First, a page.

Fourteen states and several industry groups, including the American Petroleum Institute (API), recently filed lawsuits challenging new Environmental Protection Agency (EPA) regulations on methane emissions, asking the D.C. Circuit Court of Appeals to rule on whether the agency is exceeding its statutory authority.
In a statement in support of the challenges, Vets4Energy’s national program director told American Security News that “excessive regulation decreases effectiveness.”
“Any veteran knows that excessive regulation decreases effectiveness,” Army Capt. James McCormick (retired) said. “The pile-on of additional regulations, especially unneeded ones that are already being addressed by the industry, makes it seem like they are intentionally trying to put Americans out of work and decrease our energy independence.”
Operation Desert Storm veteran McCormick, a recipient of the Silver Star, Bronze Star and Purple Heart also said, "It feels as though our government is saying they’d prefer other less-caring countries to supply us with energy than allow us to do it ourselves.”
The rules, which affect new, reconstructed or modified oil and natural gas wells, will require companies to install technologies that monitor and limit inadvertent emission of methane during the production and transmission process, the EPA said. They also require companies to adopt new practices, including regular inspections for leaks.
The API lawsuit challenges the new regulations and the authority of the EPA to enforce them, arguing that the EPA may have exceeded its powers under the Clean Air Act.
“The industry continues to lead the way on emissions reductions because it is good for the environment and good for business,” API Managing Counsel John Wagner said in a statement issued after the filing of the suit.
“Even as oil and natural gas production has risen dramatically, carbon emissions have fallen, thanks to industry leadership and investment in new technologies. Greater use of clean, affordable natural gas has pushed carbon emissions from power generation to their lowest level in more than 20 years.”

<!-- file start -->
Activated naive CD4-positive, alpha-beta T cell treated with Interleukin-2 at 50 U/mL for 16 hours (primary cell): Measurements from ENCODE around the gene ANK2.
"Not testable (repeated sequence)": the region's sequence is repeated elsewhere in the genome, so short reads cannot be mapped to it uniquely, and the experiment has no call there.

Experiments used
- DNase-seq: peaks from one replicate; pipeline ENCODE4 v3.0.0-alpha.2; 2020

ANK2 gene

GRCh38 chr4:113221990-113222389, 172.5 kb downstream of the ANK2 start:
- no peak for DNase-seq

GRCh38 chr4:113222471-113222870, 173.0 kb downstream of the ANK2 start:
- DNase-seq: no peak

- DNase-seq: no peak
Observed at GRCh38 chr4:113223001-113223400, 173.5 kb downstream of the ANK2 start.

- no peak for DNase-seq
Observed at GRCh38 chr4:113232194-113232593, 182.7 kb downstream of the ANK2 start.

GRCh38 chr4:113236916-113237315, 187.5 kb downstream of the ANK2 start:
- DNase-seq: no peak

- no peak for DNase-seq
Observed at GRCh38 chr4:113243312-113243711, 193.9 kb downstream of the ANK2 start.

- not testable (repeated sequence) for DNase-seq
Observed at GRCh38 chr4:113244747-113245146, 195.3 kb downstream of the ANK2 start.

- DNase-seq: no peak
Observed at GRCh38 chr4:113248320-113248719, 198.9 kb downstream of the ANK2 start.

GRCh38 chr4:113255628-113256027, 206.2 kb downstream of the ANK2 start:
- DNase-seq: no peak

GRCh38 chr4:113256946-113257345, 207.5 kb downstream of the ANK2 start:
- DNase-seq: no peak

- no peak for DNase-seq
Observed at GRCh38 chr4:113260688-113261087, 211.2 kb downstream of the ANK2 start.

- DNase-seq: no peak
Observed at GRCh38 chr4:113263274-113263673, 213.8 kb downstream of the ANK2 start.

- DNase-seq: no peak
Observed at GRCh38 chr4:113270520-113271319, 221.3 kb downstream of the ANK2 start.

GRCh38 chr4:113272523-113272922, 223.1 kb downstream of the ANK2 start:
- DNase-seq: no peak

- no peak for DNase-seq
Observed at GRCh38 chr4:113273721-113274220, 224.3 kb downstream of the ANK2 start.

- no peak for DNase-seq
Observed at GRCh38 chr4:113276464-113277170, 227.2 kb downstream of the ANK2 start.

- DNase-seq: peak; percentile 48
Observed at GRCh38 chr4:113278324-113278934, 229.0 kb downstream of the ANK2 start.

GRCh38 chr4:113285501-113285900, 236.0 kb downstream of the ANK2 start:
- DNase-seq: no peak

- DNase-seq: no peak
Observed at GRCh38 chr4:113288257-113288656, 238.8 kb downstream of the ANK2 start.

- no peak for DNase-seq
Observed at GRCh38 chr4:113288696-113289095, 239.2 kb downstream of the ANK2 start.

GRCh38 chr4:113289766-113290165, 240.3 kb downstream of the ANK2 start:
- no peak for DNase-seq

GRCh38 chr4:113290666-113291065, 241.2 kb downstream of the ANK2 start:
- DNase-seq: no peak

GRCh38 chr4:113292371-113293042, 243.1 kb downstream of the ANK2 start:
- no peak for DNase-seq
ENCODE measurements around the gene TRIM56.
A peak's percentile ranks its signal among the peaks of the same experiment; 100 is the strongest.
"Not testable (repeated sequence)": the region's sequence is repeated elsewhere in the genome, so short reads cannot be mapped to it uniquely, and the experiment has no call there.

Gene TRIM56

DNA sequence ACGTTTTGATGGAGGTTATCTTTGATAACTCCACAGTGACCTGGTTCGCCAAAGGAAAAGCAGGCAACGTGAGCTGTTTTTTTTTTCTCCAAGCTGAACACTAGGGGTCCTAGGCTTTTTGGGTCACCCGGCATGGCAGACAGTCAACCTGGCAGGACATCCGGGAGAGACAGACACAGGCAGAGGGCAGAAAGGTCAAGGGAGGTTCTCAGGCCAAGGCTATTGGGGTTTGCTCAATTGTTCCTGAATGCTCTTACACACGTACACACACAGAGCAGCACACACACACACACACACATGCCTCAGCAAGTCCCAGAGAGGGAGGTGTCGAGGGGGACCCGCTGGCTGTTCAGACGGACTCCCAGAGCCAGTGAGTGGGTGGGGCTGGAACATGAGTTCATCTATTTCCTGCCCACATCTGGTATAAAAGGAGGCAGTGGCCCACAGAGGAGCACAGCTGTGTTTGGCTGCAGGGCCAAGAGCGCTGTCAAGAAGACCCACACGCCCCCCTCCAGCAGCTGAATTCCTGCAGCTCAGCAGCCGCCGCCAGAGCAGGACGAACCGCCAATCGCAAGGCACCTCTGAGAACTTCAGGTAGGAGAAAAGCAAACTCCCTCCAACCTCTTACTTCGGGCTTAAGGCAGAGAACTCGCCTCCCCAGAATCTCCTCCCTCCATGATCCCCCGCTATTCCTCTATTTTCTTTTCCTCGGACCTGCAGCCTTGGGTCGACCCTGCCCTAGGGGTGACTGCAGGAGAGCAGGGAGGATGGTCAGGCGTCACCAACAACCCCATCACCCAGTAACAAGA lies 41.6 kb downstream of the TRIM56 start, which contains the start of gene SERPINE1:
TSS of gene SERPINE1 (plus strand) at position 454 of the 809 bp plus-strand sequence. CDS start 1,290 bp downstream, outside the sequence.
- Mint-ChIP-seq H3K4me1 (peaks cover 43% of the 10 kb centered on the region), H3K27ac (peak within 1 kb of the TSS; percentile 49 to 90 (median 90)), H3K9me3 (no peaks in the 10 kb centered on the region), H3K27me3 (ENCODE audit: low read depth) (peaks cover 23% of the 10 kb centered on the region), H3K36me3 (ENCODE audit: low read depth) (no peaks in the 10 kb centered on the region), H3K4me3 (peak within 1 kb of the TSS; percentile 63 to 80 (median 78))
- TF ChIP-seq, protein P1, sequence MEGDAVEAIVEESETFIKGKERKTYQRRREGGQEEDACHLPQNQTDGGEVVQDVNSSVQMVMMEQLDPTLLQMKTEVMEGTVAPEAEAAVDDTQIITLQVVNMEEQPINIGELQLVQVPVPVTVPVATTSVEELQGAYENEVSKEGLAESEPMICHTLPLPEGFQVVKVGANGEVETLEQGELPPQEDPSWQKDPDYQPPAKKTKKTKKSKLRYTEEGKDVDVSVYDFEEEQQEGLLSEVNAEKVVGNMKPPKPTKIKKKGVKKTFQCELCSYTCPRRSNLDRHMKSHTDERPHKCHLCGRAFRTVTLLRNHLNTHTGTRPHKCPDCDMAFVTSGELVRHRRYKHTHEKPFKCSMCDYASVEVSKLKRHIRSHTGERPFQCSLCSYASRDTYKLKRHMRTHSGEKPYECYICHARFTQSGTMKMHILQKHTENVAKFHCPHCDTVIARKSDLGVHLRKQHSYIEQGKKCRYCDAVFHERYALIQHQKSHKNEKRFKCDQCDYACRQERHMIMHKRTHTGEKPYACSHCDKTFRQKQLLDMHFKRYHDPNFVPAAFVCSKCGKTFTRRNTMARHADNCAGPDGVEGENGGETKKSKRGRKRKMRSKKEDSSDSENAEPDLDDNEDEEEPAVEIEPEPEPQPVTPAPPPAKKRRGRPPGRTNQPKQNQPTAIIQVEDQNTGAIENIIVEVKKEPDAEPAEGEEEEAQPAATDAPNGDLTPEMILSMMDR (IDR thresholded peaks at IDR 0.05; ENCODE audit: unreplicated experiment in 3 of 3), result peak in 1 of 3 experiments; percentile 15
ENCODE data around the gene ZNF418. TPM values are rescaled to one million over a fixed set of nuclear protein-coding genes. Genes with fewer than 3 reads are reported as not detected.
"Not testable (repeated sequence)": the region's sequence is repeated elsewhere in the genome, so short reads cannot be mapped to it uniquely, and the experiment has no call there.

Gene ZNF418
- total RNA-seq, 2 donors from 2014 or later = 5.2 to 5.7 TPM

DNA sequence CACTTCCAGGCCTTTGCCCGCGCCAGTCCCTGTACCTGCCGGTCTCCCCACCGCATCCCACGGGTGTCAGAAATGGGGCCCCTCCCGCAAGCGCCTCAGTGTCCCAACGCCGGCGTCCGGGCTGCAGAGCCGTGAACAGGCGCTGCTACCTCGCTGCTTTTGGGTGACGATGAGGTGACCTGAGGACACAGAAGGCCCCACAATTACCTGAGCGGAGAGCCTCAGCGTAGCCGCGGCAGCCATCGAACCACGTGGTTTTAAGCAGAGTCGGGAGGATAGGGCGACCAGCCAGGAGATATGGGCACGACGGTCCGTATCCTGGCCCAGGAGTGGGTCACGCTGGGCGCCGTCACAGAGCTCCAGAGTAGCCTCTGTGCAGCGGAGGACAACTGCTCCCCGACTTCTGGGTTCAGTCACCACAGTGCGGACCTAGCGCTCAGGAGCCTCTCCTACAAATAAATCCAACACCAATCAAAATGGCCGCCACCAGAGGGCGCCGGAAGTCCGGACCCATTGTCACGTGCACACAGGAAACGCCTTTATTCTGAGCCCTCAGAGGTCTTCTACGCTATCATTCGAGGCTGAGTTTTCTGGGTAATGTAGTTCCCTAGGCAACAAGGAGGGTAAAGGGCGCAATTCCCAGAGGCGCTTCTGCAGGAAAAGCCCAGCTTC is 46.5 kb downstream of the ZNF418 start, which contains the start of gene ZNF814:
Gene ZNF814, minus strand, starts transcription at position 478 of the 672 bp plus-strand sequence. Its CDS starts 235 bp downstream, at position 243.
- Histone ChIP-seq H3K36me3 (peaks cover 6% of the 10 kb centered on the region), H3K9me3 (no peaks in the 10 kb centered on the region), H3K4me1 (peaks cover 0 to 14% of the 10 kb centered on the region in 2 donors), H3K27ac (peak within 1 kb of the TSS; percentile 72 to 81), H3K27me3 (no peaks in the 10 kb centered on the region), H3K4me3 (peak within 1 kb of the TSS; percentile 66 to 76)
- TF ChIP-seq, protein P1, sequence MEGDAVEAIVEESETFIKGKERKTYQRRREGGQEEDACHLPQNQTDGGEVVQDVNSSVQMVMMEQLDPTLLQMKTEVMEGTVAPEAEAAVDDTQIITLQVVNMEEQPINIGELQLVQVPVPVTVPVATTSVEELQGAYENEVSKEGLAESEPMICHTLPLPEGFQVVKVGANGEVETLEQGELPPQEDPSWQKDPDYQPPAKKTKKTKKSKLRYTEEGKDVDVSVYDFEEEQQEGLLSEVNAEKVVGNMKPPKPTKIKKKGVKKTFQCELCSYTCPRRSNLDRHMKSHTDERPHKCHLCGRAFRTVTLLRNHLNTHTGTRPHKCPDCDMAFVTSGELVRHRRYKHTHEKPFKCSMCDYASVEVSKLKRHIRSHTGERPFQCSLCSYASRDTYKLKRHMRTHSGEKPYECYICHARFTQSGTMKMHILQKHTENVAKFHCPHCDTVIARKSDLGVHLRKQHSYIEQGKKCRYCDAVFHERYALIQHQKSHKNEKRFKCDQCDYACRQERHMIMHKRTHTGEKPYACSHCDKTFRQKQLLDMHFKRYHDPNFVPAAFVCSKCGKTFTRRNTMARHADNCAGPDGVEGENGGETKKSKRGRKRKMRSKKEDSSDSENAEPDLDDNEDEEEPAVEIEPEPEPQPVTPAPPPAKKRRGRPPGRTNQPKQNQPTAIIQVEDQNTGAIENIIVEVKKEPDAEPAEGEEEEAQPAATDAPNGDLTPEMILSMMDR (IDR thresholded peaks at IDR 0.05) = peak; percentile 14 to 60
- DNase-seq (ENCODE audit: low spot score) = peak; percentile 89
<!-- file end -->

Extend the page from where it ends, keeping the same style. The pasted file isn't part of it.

West Virginia is leading a coalition of 14 states in their lawsuit, which calls the new regulations a "job-killing attack."
“This is yet another example of unlawful federal overreach jeopardizing West Virginia jobs and working families," West Virginia Attorney General Patrick Morrisey said. "The rules are a solution in search of a problem and ignore the industry's success in voluntarily reducing methane emissions from these sources to a 30-year low."
EPA Administrator Gina McCarthy has called the completed rules, which cover more wells and include more frequent inspections than initially proposed in August 2015, common sense.
“Today, we are underscoring the administration’s commitment to finding common-sense ways to cut methane — a potent greenhouse gas fueling climate change — and other harmful pollution from the oil and gas sector,” McCarthy said in unveiling the new regulations in May.
“Together these new actions will protect public
health and reduce pollution linked to cancer and other serious health effects
while allowing industry to continue to grow and provide a vital source of
energy for Americans across the country," McCarthy said.
Under President Obama’s Climate Action Plan to reduce methane emissions, the administration aims to cut methane emissions from the oil and gas sector by 40 to 45 percent, based on 2012 levels, by 2025.“There is no reason to impose regulations on our nation's oil and gas sector when the industry is already voluntarily reducing methane emissions," said U.S. Senator James Inhofe (R-OK) in a statement last May. "The fact remains that methane emissions from oil and gas systems are only a mere 3.5 percent of total domestic greenhouse gas emissions, yet this administration has undertaken at least five significant efforts aimed at punitively attacking this industry for a non-existent problem."
Inhofe said that, while oil and gas production has "skyrocketed 26 percent," methane emissions have been reduced by more than 40 percent between 2006 and 2012.
"This was done without any federal mandate and the industry continues to voluntarily develop new technologies and practices to improve on this trend," said Inhofe. "These costly mandates will hinder economic growth and job creation for no meaningful environmental benefit. EPA’s actions are politically driven, unnecessary, and geared solely toward getting these regulations out the door before President Obama leaves office.”